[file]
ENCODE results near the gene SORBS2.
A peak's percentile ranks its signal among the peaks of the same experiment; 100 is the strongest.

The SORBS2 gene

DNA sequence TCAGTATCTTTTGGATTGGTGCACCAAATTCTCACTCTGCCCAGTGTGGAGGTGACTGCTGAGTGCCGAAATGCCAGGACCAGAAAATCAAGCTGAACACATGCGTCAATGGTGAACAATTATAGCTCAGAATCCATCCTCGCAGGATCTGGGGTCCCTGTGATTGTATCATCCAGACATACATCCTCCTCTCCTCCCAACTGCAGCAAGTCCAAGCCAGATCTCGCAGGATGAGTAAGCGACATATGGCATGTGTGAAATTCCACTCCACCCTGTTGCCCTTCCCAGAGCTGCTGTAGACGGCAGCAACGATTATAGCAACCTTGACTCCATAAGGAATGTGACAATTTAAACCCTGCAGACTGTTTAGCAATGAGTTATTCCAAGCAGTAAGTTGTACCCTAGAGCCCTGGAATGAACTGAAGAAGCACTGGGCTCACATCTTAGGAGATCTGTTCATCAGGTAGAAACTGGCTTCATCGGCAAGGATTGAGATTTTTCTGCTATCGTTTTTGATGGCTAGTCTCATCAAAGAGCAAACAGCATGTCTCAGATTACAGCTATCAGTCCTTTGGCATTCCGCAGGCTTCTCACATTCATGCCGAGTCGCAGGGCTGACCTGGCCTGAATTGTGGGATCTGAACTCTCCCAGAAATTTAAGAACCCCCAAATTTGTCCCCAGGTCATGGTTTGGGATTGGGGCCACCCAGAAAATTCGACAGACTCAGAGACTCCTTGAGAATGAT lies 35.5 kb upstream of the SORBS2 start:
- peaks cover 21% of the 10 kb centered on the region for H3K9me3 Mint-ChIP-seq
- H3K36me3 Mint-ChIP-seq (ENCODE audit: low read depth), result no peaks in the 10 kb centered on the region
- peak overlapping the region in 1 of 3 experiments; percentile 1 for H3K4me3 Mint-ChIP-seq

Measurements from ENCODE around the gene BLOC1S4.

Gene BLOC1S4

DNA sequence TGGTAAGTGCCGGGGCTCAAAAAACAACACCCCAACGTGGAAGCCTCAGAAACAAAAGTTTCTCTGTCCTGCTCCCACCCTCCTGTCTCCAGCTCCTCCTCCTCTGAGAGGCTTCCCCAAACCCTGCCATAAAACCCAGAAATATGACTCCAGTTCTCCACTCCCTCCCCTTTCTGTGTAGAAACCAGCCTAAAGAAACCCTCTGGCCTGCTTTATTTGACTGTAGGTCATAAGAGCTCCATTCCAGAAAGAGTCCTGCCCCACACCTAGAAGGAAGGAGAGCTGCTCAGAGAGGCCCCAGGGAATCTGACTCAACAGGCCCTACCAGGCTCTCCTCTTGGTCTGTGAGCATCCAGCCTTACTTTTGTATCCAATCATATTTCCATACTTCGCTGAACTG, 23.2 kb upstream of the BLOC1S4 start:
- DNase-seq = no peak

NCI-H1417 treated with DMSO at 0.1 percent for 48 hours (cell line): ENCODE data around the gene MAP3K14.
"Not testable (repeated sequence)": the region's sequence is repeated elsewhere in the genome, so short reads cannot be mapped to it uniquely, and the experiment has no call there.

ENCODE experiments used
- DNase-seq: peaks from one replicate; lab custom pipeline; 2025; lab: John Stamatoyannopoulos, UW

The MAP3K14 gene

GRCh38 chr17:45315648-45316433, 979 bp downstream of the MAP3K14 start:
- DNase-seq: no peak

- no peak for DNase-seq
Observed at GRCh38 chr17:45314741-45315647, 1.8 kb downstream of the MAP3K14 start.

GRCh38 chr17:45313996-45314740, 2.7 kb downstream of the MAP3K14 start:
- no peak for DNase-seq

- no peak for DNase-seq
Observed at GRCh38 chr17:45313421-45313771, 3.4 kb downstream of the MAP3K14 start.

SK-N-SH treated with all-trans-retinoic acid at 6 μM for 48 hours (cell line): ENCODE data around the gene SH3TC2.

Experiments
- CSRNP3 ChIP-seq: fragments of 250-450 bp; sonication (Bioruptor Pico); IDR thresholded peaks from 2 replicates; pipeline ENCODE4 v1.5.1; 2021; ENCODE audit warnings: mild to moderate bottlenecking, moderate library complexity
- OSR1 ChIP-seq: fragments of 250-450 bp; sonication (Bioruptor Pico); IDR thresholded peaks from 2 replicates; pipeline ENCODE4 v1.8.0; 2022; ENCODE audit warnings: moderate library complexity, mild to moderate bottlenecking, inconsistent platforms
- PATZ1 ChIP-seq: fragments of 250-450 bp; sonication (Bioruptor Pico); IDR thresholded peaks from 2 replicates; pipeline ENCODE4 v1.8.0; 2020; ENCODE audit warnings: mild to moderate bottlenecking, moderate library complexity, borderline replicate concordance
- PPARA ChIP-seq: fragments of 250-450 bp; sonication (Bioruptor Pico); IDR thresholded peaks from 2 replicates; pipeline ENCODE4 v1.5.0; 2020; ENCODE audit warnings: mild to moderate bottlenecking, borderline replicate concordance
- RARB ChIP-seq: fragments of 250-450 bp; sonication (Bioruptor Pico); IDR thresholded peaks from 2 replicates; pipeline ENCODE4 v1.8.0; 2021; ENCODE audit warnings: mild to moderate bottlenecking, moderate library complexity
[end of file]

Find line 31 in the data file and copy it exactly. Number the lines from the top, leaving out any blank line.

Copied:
- RARB ChIP-seq: fragments of 250-450 bp; sonication (Bioruptor Pico); IDR thresholded peaks from 2 replicates; pipeline ENCODE4 v1.8.0; 2021; ENCODE audit warnings: mild to moderate bottlenecking, moderate library complexity